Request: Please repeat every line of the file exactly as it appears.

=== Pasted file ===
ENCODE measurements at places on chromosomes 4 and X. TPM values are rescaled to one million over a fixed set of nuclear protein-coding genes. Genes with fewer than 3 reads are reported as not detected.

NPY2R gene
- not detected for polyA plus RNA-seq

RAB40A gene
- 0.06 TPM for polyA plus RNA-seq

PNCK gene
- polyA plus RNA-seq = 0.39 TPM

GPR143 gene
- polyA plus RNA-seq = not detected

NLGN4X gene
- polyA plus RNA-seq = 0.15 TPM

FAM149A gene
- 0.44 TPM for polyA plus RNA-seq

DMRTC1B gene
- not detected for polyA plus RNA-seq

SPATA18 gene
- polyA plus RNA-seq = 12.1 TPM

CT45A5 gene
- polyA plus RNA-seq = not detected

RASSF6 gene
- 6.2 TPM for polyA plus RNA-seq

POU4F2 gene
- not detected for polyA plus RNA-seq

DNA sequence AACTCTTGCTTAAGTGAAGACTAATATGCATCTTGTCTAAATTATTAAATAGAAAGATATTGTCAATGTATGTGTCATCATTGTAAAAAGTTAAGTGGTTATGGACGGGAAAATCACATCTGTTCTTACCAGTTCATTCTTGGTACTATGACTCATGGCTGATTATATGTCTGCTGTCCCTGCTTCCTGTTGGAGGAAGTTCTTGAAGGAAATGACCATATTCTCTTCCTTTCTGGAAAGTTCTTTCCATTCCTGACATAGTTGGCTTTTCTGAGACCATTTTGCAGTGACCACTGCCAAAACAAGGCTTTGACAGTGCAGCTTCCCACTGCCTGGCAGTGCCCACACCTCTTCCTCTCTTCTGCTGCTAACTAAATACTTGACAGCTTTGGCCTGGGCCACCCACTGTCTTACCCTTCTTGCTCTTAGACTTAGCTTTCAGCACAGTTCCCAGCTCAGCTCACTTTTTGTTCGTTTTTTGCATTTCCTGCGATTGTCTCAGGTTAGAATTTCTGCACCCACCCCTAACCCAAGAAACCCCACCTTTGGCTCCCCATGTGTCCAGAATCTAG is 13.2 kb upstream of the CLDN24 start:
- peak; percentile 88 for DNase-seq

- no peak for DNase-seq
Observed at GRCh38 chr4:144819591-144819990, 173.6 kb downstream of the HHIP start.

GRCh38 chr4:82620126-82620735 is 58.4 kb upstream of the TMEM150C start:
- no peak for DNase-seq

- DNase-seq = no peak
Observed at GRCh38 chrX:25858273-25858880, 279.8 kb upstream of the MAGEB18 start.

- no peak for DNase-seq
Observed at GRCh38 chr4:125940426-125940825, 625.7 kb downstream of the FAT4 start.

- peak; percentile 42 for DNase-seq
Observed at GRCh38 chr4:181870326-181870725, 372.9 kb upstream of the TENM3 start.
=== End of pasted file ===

ENCODE measurements at places on chromosomes 4 and X. TPM values are rescaled to one million over a fixed set of nuclear protein-coding genes. Genes with fewer than 3 reads are reported as not detected.

NPY2R gene
- not detected for polyA plus RNA-seq

RAB40A gene
- 0.06 TPM for polyA plus RNA-seq

PNCK gene
- polyA plus RNA-seq = 0.39 TPM

GPR143 gene
- polyA plus RNA-seq = not detected

NLGN4X gene
- polyA plus RNA-seq = 0.15 TPM

FAM149A gene
- 0.44 TPM for polyA plus RNA-seq

DMRTC1B gene
- not detected for polyA plus RNA-seq

SPATA18 gene
- polyA plus RNA-seq = 12.1 TPM

CT45A5 gene
- polyA plus RNA-seq = not detected

RASSF6 gene
- 6.2 TPM for polyA plus RNA-seq

POU4F2 gene
- not detected for polyA plus RNA-seq

DNA sequence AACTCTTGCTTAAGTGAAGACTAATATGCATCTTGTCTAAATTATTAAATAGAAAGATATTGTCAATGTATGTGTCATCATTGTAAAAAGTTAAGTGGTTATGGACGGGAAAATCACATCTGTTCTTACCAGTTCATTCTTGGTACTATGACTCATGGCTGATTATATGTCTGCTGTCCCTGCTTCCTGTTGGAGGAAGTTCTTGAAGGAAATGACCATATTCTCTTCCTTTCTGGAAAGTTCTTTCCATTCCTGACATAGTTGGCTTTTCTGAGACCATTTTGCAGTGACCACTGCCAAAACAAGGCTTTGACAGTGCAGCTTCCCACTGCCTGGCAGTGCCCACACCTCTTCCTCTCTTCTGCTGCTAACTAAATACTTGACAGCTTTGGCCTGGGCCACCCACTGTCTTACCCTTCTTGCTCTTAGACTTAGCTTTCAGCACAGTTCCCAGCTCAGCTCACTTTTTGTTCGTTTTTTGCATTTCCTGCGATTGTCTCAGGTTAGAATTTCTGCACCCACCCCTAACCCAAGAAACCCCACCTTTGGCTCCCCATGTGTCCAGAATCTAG is 13.2 kb upstream of the CLDN24 start:
- peak; percentile 88 for DNase-seq

- no peak for DNase-seq
Observed at GRCh38 chr4:144819591-144819990, 173.6 kb downstream of the HHIP start.

GRCh38 chr4:82620126-82620735 is 58.4 kb upstream of the TMEM150C start:
- no peak for DNase-seq

- DNase-seq = no peak
Observed at GRCh38 chrX:25858273-25858880, 279.8 kb upstream of the MAGEB18 start.

- no peak for DNase-seq
Observed at GRCh38 chr4:125940426-125940825, 625.7 kb downstream of the FAT4 start.

- peak; percentile 42 for DNase-seq
Observed at GRCh38 chr4:181870326-181870725, 372.9 kb upstream of the TENM3 start.